The authenticity of their friendship is on full display as the group lounges in bed, use each other’s dicks as musical instruments, and, occasionally, get around to lazily fucking. This dazed, humorous atmosphere wasn’t lost on the boys. “[We] were really just encouraged to have fun and play around with things,” Sean told OUT. “I think what really makes the film something interesting is how it captures those raw, unfiltered, organic moments from the performers.”
This minimalist approach to filming is part of what makes Lambert’s work so alluring—and what made Flower such a profound reconstruction of the gay porn industry’s archaic tropes. Take cum, for example. You’d be hard pressed to find a gay porn video that doesn’t end in a cumshot, yet that buildup and release only tells half the story. “In porn, you cum and it’s over,” Lambert said. “It doesn’t actually show you how to be afterwards—how to deal with what sort of becomes awkwardness and shame.” This frustration is echoed by Blake, who left the film ready to bring an important lesson to his industry: “Do what's real. Be relatable. Show real connections between people.”
The connection Lambert's five boys shared is one of the most profoundly striking aspects of Flower. As exciting as it may be for some to watch five porn stars fuck each other in the hazy, golden-hued film, the true beauty comes from moments in-between. “The sex part of it was just a supplement to [creating] a beautiful portrait that plays with this ambiguous line of friendship and intimate partners," Lambert said. "The fucking is cool but, I don’t know... I’ve seen fucking—we’ve all seen fucking. When you think of having been with someone, do you think of a dick sliding in and out of a hole or do you think of those moments before and after that defined who they were? It’s much more about being playful and having a sense of humor and being comfortable towards our bodies and the jokes and absurd commentary that comes with those situations. Those moments are as incredible—and sort of more incredible and more memorable [than sex].”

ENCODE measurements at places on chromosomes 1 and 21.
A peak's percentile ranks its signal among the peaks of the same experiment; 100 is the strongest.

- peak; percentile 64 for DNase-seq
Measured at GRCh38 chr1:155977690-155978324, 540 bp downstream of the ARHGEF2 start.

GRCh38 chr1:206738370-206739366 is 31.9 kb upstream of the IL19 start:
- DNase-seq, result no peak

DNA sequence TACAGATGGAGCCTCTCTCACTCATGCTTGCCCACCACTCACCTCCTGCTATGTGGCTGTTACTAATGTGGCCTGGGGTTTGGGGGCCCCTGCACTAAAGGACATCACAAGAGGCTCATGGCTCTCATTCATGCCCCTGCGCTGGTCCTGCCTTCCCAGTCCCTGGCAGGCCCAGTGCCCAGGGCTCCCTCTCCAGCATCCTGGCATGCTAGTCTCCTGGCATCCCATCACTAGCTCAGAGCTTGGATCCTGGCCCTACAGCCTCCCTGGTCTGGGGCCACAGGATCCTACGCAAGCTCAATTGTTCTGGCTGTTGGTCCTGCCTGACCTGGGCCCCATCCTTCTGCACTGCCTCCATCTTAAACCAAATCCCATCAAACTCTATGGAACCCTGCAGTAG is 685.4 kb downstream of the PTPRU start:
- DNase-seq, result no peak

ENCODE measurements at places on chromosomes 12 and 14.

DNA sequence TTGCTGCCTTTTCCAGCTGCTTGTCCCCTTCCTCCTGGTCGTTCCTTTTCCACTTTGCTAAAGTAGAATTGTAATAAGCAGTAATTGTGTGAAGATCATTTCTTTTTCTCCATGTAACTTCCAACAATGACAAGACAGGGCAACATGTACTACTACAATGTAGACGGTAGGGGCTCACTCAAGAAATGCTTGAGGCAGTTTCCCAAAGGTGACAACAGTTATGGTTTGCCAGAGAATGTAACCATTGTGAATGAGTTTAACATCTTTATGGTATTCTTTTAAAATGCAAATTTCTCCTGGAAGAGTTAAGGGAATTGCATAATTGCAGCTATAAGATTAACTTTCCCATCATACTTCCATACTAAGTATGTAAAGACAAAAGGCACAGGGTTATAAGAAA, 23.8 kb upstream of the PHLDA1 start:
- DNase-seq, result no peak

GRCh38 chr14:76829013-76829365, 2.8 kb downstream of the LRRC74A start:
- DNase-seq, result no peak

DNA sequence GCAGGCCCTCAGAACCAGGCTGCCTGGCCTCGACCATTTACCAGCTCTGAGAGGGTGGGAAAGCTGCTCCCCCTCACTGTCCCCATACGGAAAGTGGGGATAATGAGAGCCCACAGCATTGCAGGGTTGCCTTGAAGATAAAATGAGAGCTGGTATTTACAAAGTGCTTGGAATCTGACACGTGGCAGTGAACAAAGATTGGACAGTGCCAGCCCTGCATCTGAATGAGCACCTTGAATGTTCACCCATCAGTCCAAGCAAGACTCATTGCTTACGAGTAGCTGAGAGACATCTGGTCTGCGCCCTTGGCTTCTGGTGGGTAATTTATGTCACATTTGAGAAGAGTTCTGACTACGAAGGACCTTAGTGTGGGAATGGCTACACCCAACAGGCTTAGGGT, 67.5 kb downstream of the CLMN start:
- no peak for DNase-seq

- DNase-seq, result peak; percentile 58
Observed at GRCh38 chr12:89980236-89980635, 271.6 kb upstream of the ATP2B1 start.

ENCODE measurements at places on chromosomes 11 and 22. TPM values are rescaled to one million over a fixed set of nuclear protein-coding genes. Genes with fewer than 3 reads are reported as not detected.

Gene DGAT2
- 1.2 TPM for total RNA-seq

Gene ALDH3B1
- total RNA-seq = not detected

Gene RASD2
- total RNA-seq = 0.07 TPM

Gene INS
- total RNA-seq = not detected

As much as he wants viewers of the film to focus on this raw, honesty, Lambert's aware that “people are going to jerk off to this and that’s awesome.” For Lambert, though, every part of the film is an act of resistance against the heteronormative ideals of gay sex in and out of porn. By having five friends lounge around, suck, fuck, and sing together, he’s breaking down the lines between friends and lovers. As he explained of porn's archaic notions that consume the gay community, “You may dress differently and fuck differently, [but] it’s still filtering your vision of promiscuity and intimacy and monogamy and all these things through a heteronormative lens.”
With the release of Flower, Lambert continues to chip away at the prepackaged, heteronormative principles he’s spent his career fighting against and it’s with this film that he achieves a new level of clarity. While some may spend the film touching themselves and climaxing to the finale scene of the boys lip-syncing to Pansy Division’s song “Flower,” Lambert hopes they’ll finish the film with a newfound appreciation for the "beauty of being sexual."